Jumia Is Chasing Unusual Growth Areas In Africa’s Rural Markets

By  |  March 23, 2023

Africa-focused e-tailer Jumia is looking to boost its effort at cutting losses and tapping new growth frontiers by opening up to rural markets, a move that might be considered unusual territory for Jumia which before now has largely served Africa’s major cities.

Jumia has agreed to sell the products of French retailer Leroy Merlin in West Africa as part of a plan to expand its reach and half its losses by the end of 2023.

According to CEO Francis Dufay, Jumia will target high-growth rural regions and smaller cities in Ivory Coast and Senegal to market the French company’s equipment and DIY products.

Dufay emphasised that more than half of Africa’s 1.4 billion people reside outside of major cities or in rural regions where agriculture is the main economic driver. This indicates that in locations where shops are not as effective, there is a high demand for the kinds of goods Leroy Merlin sells, Bloomberg reports.

“Jumia is pushing into these areas, we have the right suppliers and assortment of products, and a light logistics model to address those smaller pool of consumers,” he said. “This would be much harder to do for bigger supermarkets and shops for instance.”

Due to the less competition, the company may expand into smaller cities at a fraction of the capital expense required for larger ones, according to Dufay. The partnership enables Leroy Merlin to serve African clients without having to open physical stores, he added.

Jumia revealed that the pilot phase saw about 40 percent of the Leroy Merlin products offered on its platform in Francophone nations get purchased by buyers outside of Abidjan, the capital of the Ivory Coast.

“While we are facing big headwinds, we are building these new markets in smaller cities, and plan to drive margins with that,” Dufay said while adding that there are a few other countries it hopes to also take this product to, including Kenya where it’s likely to face competition from Copia Global, a company that has made significant progress in unlocking e-commerce for rural and peri-urban dwellers.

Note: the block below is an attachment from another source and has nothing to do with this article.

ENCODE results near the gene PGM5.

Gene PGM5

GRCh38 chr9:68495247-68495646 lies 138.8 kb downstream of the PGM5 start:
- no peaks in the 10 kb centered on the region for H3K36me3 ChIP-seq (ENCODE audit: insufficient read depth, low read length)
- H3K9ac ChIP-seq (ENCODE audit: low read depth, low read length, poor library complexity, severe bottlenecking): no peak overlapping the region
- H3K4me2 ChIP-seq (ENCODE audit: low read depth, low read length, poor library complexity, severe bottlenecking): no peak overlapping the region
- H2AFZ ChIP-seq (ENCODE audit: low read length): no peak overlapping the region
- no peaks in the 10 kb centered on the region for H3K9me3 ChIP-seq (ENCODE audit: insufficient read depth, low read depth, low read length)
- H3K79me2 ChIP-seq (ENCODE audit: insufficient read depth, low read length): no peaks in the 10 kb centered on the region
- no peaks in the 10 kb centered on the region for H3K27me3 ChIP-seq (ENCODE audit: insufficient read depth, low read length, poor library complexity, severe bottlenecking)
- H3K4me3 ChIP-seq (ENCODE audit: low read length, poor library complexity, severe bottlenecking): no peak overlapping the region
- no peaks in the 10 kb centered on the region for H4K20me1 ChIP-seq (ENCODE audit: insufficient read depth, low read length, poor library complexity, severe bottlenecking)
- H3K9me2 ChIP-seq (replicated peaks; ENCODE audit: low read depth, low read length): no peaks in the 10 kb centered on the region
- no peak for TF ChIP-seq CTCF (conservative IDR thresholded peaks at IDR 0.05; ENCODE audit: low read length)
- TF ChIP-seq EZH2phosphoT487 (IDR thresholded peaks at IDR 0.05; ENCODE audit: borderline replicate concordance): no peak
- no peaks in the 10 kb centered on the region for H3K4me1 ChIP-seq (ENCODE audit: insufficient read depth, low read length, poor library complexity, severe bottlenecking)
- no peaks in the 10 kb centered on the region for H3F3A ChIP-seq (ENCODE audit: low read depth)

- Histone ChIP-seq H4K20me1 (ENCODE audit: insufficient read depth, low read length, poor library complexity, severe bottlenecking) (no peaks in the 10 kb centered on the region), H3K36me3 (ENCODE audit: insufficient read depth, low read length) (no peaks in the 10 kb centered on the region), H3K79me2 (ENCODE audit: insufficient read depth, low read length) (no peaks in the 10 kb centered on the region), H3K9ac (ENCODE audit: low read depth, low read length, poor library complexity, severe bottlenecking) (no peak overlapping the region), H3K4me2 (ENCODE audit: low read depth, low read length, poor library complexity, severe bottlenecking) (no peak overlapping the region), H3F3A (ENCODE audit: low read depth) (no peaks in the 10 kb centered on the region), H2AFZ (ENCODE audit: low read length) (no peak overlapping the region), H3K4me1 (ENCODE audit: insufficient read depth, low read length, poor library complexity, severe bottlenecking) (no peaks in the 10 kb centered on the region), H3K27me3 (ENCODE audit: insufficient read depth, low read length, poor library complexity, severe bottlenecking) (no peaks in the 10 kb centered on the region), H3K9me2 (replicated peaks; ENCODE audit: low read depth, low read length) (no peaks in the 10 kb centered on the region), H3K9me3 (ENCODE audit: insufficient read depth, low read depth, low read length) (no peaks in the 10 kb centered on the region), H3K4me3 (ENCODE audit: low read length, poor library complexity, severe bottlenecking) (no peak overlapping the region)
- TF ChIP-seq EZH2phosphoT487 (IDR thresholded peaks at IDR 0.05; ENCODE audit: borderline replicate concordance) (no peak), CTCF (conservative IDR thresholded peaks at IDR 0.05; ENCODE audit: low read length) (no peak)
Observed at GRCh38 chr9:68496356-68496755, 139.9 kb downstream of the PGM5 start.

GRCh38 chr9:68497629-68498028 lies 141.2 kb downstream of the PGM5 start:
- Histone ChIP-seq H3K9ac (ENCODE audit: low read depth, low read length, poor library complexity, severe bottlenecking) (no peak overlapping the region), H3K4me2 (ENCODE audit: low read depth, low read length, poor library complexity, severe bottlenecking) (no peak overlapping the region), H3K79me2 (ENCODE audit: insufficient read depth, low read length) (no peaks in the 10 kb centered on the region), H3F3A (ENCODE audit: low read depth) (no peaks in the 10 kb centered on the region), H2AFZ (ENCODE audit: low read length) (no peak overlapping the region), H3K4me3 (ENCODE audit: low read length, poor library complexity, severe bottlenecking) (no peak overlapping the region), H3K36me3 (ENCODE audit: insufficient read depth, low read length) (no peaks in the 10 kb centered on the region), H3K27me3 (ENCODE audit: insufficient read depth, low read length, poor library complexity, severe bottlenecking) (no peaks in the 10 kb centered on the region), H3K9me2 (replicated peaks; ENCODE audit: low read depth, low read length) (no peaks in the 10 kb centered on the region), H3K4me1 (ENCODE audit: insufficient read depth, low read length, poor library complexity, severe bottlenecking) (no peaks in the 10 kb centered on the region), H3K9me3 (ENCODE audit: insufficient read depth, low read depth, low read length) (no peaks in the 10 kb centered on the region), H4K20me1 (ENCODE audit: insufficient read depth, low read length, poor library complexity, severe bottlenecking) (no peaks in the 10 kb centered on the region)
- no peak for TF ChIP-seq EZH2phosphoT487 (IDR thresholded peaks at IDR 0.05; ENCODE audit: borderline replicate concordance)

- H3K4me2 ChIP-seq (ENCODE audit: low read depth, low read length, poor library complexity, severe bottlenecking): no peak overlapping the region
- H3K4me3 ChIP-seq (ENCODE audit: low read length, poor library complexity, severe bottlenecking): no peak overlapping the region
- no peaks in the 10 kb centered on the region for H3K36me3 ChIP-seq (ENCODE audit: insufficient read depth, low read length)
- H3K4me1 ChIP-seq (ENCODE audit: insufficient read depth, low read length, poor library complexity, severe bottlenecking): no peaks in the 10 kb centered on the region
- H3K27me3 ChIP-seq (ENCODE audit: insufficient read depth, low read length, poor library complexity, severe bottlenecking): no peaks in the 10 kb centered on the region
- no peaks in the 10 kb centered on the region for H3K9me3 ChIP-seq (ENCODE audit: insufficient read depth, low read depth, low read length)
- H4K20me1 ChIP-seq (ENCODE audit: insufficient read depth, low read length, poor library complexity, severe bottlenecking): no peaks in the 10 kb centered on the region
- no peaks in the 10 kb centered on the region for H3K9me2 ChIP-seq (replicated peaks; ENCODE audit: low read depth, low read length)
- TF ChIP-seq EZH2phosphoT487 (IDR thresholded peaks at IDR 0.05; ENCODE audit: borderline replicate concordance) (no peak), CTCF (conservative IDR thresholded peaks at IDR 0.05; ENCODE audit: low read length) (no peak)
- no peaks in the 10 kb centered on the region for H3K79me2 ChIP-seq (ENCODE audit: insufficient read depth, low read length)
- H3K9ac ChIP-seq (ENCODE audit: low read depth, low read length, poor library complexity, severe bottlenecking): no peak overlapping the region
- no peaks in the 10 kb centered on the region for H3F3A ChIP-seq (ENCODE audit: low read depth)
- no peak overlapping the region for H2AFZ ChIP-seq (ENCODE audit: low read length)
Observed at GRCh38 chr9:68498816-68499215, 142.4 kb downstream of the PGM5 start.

French businessmen Sacha Poignonnec and Jeremy Hodara ran Jumia for a decade before moving on last year, and Dufay was recently confirmed as CEO having initially taken the reins in an acting capacity at Jumia, a company often referred to as the “Amazon of Africa.”

In a continent with a young, increasingly tech-savvy population that has taken to smartphones and tech solutions that plug gaps in infrastructure and services, Jumia has made an effort to be the industry leader in the e-commerce space — largely building out its own infrastructure to make it work.

This has come at a steep cost that has made it hard for the business to turn profitable. The company has been struck by losses and pressure on its share price since it went public in New York in 2019. Dufay has been keen on crashing costs, which has included a headcount reduction that terminated 900 employees, as revealed in Jumia’s most recent results.

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